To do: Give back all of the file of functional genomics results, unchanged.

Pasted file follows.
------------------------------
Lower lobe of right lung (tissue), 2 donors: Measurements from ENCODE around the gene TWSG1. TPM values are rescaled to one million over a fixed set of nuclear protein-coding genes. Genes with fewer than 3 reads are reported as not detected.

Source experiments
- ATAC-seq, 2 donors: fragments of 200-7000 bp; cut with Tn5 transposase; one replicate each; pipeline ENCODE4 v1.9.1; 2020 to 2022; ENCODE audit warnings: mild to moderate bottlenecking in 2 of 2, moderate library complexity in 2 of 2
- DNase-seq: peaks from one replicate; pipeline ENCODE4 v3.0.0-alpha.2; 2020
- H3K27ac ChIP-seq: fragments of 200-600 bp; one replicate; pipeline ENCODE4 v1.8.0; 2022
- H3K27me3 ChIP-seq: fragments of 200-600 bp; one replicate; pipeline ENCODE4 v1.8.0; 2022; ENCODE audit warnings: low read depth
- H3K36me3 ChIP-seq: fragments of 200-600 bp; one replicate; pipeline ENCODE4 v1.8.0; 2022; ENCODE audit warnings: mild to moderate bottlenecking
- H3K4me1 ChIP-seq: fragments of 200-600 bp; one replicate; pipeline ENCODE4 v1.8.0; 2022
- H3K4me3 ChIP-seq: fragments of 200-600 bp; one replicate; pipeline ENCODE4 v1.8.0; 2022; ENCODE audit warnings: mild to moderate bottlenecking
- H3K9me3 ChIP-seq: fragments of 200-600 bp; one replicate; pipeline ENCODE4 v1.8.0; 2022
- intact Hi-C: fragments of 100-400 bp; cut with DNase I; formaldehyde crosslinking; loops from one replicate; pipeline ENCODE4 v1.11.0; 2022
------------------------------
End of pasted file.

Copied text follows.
Lower lobe of right lung (tissue), 2 donors: Measurements from ENCODE around the gene TWSG1. TPM values are rescaled to one million over a fixed set of nuclear protein-coding genes. Genes with fewer than 3 reads are reported as not detected.

Source experiments
- ATAC-seq, 2 donors: fragments of 200-7000 bp; cut with Tn5 transposase; one replicate each; pipeline ENCODE4 v1.9.1; 2020 to 2022; ENCODE audit warnings: mild to moderate bottlenecking in 2 of 2, moderate library complexity in 2 of 2
- DNase-seq: peaks from one replicate; pipeline ENCODE4 v3.0.0-alpha.2; 2020
- H3K27ac ChIP-seq: fragments of 200-600 bp; one replicate; pipeline ENCODE4 v1.8.0; 2022
- H3K27me3 ChIP-seq: fragments of 200-600 bp; one replicate; pipeline ENCODE4 v1.8.0; 2022; ENCODE audit warnings: low read depth
- H3K36me3 ChIP-seq: fragments of 200-600 bp; one replicate; pipeline ENCODE4 v1.8.0; 2022; ENCODE audit warnings: mild to moderate bottlenecking
- H3K4me1 ChIP-seq: fragments of 200-600 bp; one replicate; pipeline ENCODE4 v1.8.0; 2022
- H3K4me3 ChIP-seq: fragments of 200-600 bp; one replicate; pipeline ENCODE4 v1.8.0; 2022; ENCODE audit warnings: mild to moderate bottlenecking
- H3K9me3 ChIP-seq: fragments of 200-600 bp; one replicate; pipeline ENCODE4 v1.8.0; 2022
- intact Hi-C: fragments of 100-400 bp; cut with DNase I; formaldehyde crosslinking; loops from one replicate; pipeline ENCODE4 v1.11.0; 2022